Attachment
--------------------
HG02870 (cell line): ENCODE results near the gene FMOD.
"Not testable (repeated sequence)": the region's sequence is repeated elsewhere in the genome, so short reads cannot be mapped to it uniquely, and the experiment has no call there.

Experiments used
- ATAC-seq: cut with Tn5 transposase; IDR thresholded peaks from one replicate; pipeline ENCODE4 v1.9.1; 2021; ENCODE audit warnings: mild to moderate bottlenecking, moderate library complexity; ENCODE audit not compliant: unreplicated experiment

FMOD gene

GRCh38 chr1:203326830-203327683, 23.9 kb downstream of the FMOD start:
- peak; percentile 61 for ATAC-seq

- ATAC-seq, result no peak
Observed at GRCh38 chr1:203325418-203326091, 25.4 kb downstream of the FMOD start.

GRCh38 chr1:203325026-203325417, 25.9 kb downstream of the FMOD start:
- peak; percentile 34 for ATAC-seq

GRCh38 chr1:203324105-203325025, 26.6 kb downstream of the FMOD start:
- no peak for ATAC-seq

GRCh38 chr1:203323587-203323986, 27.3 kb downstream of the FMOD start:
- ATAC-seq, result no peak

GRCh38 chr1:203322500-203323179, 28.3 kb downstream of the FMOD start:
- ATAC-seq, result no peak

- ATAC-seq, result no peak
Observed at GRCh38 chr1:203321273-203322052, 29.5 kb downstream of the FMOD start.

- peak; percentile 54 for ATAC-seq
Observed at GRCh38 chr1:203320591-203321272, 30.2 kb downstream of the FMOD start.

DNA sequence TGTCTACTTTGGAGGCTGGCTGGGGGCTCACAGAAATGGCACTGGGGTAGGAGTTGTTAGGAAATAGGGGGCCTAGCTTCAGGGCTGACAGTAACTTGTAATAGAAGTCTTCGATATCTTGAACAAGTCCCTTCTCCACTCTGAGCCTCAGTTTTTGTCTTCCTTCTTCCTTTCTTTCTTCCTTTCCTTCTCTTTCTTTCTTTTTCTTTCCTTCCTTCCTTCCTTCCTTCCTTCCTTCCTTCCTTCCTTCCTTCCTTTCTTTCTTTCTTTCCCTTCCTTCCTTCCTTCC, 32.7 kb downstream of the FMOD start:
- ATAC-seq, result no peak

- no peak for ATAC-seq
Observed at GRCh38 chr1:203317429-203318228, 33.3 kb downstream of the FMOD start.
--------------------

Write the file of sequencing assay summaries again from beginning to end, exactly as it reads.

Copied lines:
HG02870 (cell line): ENCODE results near the gene FMOD.
"Not testable (repeated sequence)": the region's sequence is repeated elsewhere in the genome, so short reads cannot be mapped to it uniquely, and the experiment has no call there.

Experiments used
- ATAC-seq: cut with Tn5 transposase; IDR thresholded peaks from one replicate; pipeline ENCODE4 v1.9.1; 2021; ENCODE audit warnings: mild to moderate bottlenecking, moderate library complexity; ENCODE audit not compliant: unreplicated experiment

FMOD gene

GRCh38 chr1:203326830-203327683, 23.9 kb downstream of the FMOD start:
- peak; percentile 61 for ATAC-seq

- ATAC-seq, result no peak
Observed at GRCh38 chr1:203325418-203326091, 25.4 kb downstream of the FMOD start.

GRCh38 chr1:203325026-203325417, 25.9 kb downstream of the FMOD start:
- peak; percentile 34 for ATAC-seq

GRCh38 chr1:203324105-203325025, 26.6 kb downstream of the FMOD start:
- no peak for ATAC-seq

GRCh38 chr1:203323587-203323986, 27.3 kb downstream of the FMOD start:
- ATAC-seq, result no peak

GRCh38 chr1:203322500-203323179, 28.3 kb downstream of the FMOD start:
- ATAC-seq, result no peak

- ATAC-seq, result no peak
Observed at GRCh38 chr1:203321273-203322052, 29.5 kb downstream of the FMOD start.

- peak; percentile 54 for ATAC-seq
Observed at GRCh38 chr1:203320591-203321272, 30.2 kb downstream of the FMOD start.

DNA sequence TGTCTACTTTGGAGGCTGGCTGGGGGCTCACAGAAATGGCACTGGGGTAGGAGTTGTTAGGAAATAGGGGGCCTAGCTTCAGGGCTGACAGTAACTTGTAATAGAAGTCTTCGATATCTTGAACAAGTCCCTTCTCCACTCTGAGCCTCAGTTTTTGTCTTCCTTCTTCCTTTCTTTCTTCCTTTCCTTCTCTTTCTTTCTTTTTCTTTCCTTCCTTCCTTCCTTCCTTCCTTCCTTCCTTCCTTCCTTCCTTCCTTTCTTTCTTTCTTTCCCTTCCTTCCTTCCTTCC, 32.7 kb downstream of the FMOD start:
- ATAC-seq, result no peak

- no peak for ATAC-seq
Observed at GRCh38 chr1:203317429-203318228, 33.3 kb downstream of the FMOD start.